Our previous study showed that P2Y receptors were expressed in airway epithelia and could be stimulated by nucleotides, such as ATP, UTP, and UDP, resulting in an increase in [Ca2+]i [47]. Because it has been suggested that E2 inhibits the P2Y receptor-dependent Ca2+ signaling pathway [11], we examined whether activation of GPER had a similar inhibitory effect on P2Y receptor-mediated increases in Ca2+. In this study, both 16HBE14o- (Fig. 3a–d) and primary HBE (Fig. 3e–h) cells were treated with 100-nM E2 or 10-nM G1 for 10 min before being activated by 10-μM UTP (P2Y2 and P2Y4 agonist), 100-μM UDP (P2Y6 agonist), or 10-μM ATPγS (P2Y2 and P2Y11 agonist) [1]. The nucleotide-evoked increases in Ca2+ were inhibited by E2 and G1 with the percentages of inhibition, varying from 37.0 to 62.4 %. Both E2 and G1 were dissolved in DMSO, with a stock concentration 1000-fold higher than the final concentration. DMSO alone was used as vehicle control in all relevant experiments and did not produce any significant effect. Similar findings were obtained in primary HBE cells. The degree of G1-mediated inhibition of UTP-, UDP-, and ATPγS-induced increases in Ca2+ were 46.4, 53.4, and 54.6 %, respectively.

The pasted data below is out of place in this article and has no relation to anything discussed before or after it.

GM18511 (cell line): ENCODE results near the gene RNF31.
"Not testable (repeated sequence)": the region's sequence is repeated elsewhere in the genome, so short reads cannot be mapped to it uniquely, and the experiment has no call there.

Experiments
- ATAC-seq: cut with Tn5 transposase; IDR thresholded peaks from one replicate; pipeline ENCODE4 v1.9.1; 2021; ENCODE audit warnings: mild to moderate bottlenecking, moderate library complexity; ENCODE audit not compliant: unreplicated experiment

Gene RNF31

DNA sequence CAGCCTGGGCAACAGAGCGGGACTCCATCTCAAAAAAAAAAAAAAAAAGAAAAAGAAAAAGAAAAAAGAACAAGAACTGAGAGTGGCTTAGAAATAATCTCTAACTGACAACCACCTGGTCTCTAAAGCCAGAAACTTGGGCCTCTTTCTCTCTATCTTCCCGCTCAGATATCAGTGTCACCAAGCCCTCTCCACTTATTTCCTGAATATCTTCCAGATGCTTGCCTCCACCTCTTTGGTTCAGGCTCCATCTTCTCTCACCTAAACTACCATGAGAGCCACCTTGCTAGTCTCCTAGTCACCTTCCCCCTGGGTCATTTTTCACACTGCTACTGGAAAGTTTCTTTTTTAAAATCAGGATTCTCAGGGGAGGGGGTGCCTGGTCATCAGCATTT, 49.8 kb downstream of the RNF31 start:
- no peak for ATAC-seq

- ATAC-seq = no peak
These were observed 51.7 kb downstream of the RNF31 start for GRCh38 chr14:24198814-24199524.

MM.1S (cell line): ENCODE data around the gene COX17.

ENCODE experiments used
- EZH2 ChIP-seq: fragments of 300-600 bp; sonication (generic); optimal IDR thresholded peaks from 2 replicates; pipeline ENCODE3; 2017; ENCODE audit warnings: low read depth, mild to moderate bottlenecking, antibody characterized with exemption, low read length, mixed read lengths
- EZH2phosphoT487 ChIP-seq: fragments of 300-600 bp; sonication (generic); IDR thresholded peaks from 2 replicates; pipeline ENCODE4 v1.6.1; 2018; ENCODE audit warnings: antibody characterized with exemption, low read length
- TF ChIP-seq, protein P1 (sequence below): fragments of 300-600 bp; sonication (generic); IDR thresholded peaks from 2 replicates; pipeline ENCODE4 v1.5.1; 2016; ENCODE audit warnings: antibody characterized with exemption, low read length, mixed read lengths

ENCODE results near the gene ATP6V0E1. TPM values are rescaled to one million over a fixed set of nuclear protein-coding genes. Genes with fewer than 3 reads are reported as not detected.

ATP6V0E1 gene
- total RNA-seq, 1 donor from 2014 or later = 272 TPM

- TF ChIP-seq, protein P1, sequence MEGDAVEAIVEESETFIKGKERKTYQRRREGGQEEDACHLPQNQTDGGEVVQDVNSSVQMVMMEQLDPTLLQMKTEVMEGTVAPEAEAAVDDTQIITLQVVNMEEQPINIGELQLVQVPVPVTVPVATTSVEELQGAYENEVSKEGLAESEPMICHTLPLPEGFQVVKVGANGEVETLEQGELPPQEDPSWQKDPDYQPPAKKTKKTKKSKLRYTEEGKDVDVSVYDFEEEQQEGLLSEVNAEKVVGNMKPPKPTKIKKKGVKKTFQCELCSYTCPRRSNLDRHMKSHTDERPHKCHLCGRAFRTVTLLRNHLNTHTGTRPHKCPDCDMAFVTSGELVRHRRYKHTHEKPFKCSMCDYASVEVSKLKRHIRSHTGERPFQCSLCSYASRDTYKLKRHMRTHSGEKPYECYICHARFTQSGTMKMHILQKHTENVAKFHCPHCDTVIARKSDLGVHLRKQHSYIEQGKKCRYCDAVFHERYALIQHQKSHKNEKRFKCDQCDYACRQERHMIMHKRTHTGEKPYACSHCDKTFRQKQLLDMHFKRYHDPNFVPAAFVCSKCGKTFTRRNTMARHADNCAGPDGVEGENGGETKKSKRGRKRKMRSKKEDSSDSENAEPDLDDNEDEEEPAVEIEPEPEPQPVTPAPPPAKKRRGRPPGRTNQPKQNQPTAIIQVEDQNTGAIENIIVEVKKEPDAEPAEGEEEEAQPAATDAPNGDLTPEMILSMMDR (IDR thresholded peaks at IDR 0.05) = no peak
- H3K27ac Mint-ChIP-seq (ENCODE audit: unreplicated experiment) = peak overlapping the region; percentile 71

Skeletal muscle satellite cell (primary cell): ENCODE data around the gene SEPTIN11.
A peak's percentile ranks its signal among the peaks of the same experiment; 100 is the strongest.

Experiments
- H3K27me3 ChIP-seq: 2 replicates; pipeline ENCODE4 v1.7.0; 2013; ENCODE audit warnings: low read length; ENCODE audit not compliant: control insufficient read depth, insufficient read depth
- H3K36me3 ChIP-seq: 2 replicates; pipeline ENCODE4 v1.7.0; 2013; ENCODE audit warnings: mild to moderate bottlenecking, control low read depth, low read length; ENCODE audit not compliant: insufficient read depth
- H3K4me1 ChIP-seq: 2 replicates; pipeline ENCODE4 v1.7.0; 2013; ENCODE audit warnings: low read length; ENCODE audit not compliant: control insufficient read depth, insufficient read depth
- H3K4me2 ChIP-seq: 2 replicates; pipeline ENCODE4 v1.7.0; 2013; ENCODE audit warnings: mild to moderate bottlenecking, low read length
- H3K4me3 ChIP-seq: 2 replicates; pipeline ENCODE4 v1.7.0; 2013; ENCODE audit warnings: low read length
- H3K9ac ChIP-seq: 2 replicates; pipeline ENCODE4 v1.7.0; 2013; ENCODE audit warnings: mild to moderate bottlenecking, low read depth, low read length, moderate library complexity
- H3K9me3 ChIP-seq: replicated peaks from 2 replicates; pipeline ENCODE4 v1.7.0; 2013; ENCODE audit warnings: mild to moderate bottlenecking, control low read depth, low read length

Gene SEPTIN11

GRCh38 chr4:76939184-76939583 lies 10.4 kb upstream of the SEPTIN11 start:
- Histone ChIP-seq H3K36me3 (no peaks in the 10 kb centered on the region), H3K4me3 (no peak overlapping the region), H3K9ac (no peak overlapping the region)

Fig. 3

Inhibitory effects of E2 or G1 on nucleotide-induced increases in Ca2+ in HBE cells. 16HBE14o- (n = 4–6) were stimulated with 10-μM UTP (a), 100-μM UDP (b), or 10-μM ATPγS (c) in the absence (nucleotide alone) or presence of E2 (100 nM) or G1 (10 nM) for 10 min, and the maximal increase in the Fura-2 fluorescence ratio was quantified. d Statistical results for a to c. Similarly, primary HBE cells (n = 4–7) were stimulated with 10-μM UTP (e), 100-μM UDP (f), or 10-μM ATPγS (g) in the absence (nucleotide alone) or presence of G1 (10 nM) for 10 min, and h shows the summarized data. i, j UTP-induced Ca2+ increases in 16HBE14o- cells were inhibited in a concentration-dependent manner by E2 (i) or G1 (h) (n = 3–8). Data are expressed as the mean ± SEM. *P < 0.05, **P < 0.01, and ***P < 0.001 compared to nucleotide alone